Imaginary Witness, Hollywood and the Holocaust (2004) attempts to document Hollywood's treatment of the Jewish experience in Germany during World War Two and in particular, what has become known as the Holocaust.
While being critical of America and the Allied powers for not stopping the Holocaust before or after it began, "They knew what was happening yet did nothing!", this film is clearly designed to pull at the heart strings. In plainer language, Imaginary Witness is sophisticated Hollywood propaganda.
Steven Spielberg makes a somewhat remarkable comment early in this film claiming; "The reason Hollywood hasn't made many Holocaust pictures is because it is an ineffable experience only understood by those that survived the camps." Maybe when compared with the Hollywood Western, which of itself rests on the genocide of the Native American Indians, Holocaust pictures are few but since the 1960's there has been a steady and increasing flow of films and TV series that deal with the issue of the Holocaust during World War Two.
As the film attests, Hollywood did not want to overtly criticise or alienate the Nazi regime but it fails to mention that the reason was primarily financial because Germany was a highly profitable audience for the US studios at the time.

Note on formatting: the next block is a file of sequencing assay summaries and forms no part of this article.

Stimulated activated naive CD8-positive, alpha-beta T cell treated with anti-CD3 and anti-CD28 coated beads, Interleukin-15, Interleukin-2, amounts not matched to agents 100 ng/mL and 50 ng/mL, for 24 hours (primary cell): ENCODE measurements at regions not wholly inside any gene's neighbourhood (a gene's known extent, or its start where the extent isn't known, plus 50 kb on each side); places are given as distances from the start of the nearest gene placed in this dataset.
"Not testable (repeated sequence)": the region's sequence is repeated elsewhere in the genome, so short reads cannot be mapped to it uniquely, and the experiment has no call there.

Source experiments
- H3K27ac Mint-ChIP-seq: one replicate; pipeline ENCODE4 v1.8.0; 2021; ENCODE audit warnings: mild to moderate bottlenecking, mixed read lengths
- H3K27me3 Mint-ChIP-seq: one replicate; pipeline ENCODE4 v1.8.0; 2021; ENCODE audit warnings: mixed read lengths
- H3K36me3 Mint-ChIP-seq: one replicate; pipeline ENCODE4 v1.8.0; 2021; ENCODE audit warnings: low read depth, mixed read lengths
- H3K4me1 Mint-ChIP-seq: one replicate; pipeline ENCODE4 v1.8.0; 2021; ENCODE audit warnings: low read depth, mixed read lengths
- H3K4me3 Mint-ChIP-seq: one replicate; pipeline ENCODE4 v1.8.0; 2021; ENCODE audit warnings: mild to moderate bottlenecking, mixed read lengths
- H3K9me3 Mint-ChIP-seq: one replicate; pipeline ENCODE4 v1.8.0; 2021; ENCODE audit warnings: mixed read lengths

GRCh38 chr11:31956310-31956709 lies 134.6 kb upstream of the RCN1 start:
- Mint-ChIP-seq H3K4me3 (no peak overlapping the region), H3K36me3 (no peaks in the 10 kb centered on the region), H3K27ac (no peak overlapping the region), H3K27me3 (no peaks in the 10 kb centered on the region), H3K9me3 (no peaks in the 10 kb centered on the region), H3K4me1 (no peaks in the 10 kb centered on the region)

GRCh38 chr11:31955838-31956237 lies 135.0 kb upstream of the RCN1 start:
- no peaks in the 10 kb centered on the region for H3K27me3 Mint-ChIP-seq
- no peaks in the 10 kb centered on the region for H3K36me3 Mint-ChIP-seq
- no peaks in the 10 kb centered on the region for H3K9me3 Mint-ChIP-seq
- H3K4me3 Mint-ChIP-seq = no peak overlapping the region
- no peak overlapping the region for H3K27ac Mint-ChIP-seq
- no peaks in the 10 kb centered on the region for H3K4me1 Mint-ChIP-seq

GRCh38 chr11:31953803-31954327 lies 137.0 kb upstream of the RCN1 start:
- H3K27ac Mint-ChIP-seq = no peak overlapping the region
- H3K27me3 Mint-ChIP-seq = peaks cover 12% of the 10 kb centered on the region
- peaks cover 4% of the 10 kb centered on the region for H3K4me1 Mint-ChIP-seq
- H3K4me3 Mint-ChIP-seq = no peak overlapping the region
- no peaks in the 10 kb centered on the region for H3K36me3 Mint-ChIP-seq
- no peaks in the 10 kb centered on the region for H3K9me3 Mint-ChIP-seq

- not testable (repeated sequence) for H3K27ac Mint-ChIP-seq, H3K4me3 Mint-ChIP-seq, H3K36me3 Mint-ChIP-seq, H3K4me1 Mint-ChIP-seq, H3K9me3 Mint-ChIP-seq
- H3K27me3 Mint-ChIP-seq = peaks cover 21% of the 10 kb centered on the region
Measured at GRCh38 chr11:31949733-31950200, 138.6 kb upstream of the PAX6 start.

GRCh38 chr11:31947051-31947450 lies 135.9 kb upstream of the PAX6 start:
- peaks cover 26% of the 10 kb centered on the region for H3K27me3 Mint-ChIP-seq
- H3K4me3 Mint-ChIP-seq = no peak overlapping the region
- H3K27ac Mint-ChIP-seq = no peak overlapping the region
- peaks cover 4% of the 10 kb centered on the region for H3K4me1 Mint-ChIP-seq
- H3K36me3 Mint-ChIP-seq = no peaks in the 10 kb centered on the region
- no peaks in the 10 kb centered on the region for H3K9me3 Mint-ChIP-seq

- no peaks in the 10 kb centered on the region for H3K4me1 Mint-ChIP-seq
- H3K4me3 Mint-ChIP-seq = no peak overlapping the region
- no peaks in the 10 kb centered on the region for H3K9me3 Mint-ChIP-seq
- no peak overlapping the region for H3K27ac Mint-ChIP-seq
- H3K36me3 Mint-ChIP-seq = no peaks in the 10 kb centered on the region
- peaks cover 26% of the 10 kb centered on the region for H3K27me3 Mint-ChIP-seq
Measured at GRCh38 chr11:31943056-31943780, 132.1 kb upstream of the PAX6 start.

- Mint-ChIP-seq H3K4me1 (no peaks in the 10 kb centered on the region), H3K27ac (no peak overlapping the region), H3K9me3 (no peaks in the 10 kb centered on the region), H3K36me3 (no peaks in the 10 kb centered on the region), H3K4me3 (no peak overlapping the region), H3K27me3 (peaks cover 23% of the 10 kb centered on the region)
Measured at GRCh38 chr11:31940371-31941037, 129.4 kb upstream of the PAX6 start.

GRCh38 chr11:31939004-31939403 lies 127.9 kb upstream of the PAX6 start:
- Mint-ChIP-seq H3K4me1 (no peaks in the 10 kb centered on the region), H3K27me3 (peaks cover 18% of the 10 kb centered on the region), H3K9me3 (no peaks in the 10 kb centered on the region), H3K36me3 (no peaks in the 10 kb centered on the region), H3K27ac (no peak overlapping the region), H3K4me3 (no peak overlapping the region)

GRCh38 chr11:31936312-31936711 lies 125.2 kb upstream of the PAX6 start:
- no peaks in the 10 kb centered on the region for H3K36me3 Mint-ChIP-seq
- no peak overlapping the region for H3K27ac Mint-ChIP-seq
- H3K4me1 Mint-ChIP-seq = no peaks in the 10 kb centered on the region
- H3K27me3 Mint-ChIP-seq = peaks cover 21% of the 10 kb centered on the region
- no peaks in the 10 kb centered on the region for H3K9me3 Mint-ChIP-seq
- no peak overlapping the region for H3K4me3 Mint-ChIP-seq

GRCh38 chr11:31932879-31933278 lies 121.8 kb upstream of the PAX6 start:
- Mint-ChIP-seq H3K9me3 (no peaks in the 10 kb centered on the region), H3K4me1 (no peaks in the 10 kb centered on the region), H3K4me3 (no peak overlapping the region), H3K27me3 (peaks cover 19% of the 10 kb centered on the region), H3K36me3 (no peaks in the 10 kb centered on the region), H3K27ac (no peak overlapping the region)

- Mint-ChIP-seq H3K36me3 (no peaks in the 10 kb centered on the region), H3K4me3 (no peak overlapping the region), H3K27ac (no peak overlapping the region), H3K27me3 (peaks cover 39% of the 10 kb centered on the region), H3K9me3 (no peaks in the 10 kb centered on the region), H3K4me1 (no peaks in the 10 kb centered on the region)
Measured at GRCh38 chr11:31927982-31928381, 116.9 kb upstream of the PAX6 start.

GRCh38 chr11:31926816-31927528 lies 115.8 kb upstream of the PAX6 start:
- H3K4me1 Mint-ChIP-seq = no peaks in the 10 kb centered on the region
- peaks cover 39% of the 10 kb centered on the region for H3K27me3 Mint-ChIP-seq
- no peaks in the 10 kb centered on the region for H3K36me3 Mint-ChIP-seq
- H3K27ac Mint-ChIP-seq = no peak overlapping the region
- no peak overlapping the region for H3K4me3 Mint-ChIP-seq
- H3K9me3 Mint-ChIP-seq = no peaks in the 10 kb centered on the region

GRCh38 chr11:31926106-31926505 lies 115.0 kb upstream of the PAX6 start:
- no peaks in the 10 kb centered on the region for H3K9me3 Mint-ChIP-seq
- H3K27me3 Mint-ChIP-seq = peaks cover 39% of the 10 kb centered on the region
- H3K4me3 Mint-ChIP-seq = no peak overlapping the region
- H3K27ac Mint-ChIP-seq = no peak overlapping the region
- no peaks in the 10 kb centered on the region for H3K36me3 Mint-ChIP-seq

As the film states, it took the non-Jewish Charles Chaplin and his classic and independently produced The Great Dictator (1940) to break the self imposed silence of the Hollywood moguls on the plight of the European Jew. Chaplin's classic, The Great Dictator, while popular with the crowd was severely criticised by the establishment at the time and made Chaplin some powerful enemies.
Imaginary Witness is made from a solely Jewish perspective and almost all the talking-heads are Jewish. The historical omissions are considerable, the speculation abundant and the tone is one of veneration.
The reality is that Hollywood has exploited the Holocaust. What would be of interest is a film that studies how Hollywood has implanted the image of the Holocaust so succinctly into our minds. The result of this sanctified history is that today literature by those that question certain events concerning the Holocaust have their books burned and are thrown into jail by official sanction.